CDA Essentials 2017 • Volume 3 • Issue 4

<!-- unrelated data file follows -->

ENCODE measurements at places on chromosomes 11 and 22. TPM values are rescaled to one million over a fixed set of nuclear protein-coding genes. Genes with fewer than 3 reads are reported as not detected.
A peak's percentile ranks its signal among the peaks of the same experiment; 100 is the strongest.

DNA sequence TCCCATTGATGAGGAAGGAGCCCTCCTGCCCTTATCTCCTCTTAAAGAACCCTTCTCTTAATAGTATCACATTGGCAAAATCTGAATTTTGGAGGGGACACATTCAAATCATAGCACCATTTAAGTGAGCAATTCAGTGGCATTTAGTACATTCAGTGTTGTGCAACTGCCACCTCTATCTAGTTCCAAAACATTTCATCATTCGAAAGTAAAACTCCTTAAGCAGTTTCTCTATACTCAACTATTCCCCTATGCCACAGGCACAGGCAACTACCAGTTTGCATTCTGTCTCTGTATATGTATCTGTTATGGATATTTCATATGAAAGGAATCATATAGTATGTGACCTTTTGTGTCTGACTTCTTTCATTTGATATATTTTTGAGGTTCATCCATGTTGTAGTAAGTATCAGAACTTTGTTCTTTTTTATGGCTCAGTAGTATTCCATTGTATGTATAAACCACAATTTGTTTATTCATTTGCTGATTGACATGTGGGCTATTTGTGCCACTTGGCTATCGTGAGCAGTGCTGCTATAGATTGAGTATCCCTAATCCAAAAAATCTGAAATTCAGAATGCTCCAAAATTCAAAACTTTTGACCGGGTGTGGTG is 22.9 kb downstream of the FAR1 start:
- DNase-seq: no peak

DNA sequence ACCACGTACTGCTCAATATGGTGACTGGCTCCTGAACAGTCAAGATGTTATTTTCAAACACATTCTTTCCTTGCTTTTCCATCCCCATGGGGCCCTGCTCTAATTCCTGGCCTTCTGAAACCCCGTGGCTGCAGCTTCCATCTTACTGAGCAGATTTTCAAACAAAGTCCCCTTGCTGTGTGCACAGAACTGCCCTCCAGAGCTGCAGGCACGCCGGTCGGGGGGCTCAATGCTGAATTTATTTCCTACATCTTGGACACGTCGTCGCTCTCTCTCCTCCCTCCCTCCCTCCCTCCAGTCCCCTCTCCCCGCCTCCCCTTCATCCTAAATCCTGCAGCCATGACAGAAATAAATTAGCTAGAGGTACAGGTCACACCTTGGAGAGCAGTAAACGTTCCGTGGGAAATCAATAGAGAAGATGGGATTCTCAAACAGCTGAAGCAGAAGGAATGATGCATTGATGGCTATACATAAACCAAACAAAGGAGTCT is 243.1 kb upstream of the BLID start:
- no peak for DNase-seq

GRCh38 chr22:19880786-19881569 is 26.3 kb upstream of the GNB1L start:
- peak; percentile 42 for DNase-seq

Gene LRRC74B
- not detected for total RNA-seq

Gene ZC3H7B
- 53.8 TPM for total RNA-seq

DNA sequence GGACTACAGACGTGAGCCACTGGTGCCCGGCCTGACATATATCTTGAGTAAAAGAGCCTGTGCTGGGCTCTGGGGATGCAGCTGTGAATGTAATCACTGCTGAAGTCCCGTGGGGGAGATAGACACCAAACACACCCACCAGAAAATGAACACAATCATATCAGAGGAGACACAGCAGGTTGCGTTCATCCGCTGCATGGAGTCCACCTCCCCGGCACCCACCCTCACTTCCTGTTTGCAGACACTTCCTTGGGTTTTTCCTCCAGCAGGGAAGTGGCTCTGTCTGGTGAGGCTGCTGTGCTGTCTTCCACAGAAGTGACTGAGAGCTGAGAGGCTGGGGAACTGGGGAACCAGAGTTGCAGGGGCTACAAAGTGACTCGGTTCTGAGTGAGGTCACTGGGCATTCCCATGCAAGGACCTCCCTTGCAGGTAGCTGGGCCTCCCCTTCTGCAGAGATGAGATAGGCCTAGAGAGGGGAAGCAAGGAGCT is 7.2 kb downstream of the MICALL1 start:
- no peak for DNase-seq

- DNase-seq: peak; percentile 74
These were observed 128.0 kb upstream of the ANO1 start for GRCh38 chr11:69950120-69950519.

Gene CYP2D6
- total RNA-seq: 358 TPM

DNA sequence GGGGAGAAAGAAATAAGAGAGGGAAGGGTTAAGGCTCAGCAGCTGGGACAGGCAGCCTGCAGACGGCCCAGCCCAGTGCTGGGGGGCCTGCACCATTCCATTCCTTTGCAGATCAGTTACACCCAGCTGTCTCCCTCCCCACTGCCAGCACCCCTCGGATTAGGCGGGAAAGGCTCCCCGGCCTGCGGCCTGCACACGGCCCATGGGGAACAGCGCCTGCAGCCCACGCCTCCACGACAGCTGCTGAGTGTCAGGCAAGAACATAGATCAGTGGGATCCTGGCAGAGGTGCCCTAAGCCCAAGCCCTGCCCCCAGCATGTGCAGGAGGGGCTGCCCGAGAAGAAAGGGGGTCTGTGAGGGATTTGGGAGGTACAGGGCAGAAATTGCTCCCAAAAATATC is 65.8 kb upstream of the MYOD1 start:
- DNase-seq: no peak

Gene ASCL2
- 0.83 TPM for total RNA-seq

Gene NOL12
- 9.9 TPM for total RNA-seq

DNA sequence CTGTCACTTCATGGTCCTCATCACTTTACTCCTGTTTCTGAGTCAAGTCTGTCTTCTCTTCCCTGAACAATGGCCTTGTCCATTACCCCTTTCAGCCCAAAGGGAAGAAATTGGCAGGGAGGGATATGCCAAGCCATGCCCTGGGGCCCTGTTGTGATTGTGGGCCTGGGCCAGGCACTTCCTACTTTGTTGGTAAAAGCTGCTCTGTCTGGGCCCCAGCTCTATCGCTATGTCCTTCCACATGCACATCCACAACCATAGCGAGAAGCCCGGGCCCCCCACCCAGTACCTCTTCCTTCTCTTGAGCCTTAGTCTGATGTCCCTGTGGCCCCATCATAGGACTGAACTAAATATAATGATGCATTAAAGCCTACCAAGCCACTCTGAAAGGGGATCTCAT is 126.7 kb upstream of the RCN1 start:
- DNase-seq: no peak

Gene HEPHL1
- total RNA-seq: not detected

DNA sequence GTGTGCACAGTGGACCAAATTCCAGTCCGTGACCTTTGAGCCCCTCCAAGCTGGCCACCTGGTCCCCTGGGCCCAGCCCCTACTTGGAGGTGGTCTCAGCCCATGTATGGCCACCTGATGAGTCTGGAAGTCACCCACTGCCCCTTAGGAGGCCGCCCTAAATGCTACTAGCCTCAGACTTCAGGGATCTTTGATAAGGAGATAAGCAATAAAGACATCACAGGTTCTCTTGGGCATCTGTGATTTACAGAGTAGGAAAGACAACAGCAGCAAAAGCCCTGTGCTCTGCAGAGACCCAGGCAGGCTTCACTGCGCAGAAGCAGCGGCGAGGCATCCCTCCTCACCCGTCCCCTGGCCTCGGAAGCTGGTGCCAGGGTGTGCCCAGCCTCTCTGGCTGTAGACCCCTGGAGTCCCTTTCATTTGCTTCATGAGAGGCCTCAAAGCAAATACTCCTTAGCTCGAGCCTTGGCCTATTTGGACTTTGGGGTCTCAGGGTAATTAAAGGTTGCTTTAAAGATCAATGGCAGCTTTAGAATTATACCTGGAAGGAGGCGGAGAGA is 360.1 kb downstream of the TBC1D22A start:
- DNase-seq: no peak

36 | Volume 3 Issue 4 S upporting Y our P ractice Two studies investigated the effect of tranexamic mouthwash after tooth extraction. The first one 20 randomly assigned patients to a 5- or a 2-day regimen of 4.8% tranexamic acid mouthwash applied 4 times a day. Minor bleeding was observed in only 3 patients and there were no significant differences between the groups. The second study 21 compared a 7-day regimen of 4.8% tranexamic acid mouthwash with autologous fibrin glue that was applied to the extraction sockets and over the sutures. Minor bleeds were observed in only 2 patients in the autologous fibrin glue group, with no significant differences among the groups. Both studies concluded that the compared interventions were similarly effective. Finally, a study 23 compared the effectiveness of the fibrin adhesive Beriplast P (CSL Behring, King of Prussia, Penn.), with the resorbable oxycellulose dressing Surgicel (Johnson & Johnson, New Brunswick, N.J.). After dental extraction, sockets were dressed with 1 of the hemostatic agents and sutured with softgut. Bleeding was observed in 3 patients in total: 2 required additional suturing and 1 required admission to hospital because of more significant bleeding. The low bleeding rate did not allow statistical testing of the difference. The authors concluded that both treatments were equally effective in preventing bleeding after dental extractions. Warfarin Continuation vs. Discontinuation One study 22 randomly assigned patients to continue or discontinue warfarin 2 days before dental extraction. The authors reported a higher rate of bleeding in patients who continued warfarin (26%) than in those who stopped (14%), although the difference was neither statistically nor clinically significant. Two patients in the warfarin continuation group required a hospital visit to stop the bleeding. The authors concluded that warfarin can be safely continued in patients who undergo dental extraction in a hospital setting if their INR is below 4.1. The other study 17 applied a factorial design of 4 possible combinations of warfarin continuation and discontinuation and suturing and no suturing. The observed bleeding rate on the first postoperative day was slightly but not significantly higher in the 2 groups that continued warfarin compared with the groups that discontinued warfarin treatment. Bleeding rates significantly diminished by day 7 with no significant differences among the groups on any of the postoperative days. Suturing did not play any role, and wound healing was similar across the groups. All bleeding events were described as “of the mild transient type.” 17 The authors concluded that warfarin therapy can be safely continued in patients during dental extractions if the INR is 3 or lower; however, suturing or any other invasive manipulation should be used only when required. 17 Discussion Although these studies rated highly in terms of quality of evidence, some risks of potential bias were identified—the most significant one being the lack of blinding. The role of patient blinding was crucial in these studies as bleeding was first reported by patients and then reviewed by treating doctors, if necessary. Only 1 study reported blinding of outcome assessors, 17 and 1 reported partial blinding of personnel. 19 Inadequate blinding in the included studies may have introduced reporting and measurement biases. Regular INR monitoring is part of the standard care for patients taking warfarin. 26 All 6 studies included the requirement for an INR within therapeutic range, and INR was actively monitored postoperatively. Therefore, the findings are applicable only to patients whose INR is within the therapeutic range before dental extraction. This is in agreement with past clinical care pathways in oral surgery that have recommended measuring INR before the intervention and making a decision about continuation or discontinuation of the anticoagulant or the use of bridging therapy only afterwards. 2,8 The average number of dental extractions per patient varied from 1.5 to 6.5, a significant range, especially considering the potential associated risks of surgical intervention and post-surgical complications. However, past studies have not found an association between risk of bleeding and number of extracted teeth among patients on antithrombotic therapy. 27,28 Studies included in the review also varied in type of extractions. The availability and applicability of the hemostatic agents in Canada must further be considered. For example, Beriplast P is not available in Canada and tranexamic acid mouthwash is not readily available, is relatively expensive and largely relies on patient compliance as multiple mouth rinses are required. The fabrication of autologous fibrin glue involves the acquisition of the patient’s blood 1–2 weeks in advance, 21 limiting its practicality. Histoacryl glue is only effective for wounds in which the edges can be approximated, its use is technique sensitive and it may pose an occupational hazard for dental staff. 29 Surgicel, in comparison, is more widely available, is easier to administer and is less costly. No study compared the use of hemostatic agents (while continuing warfarin) with warfarin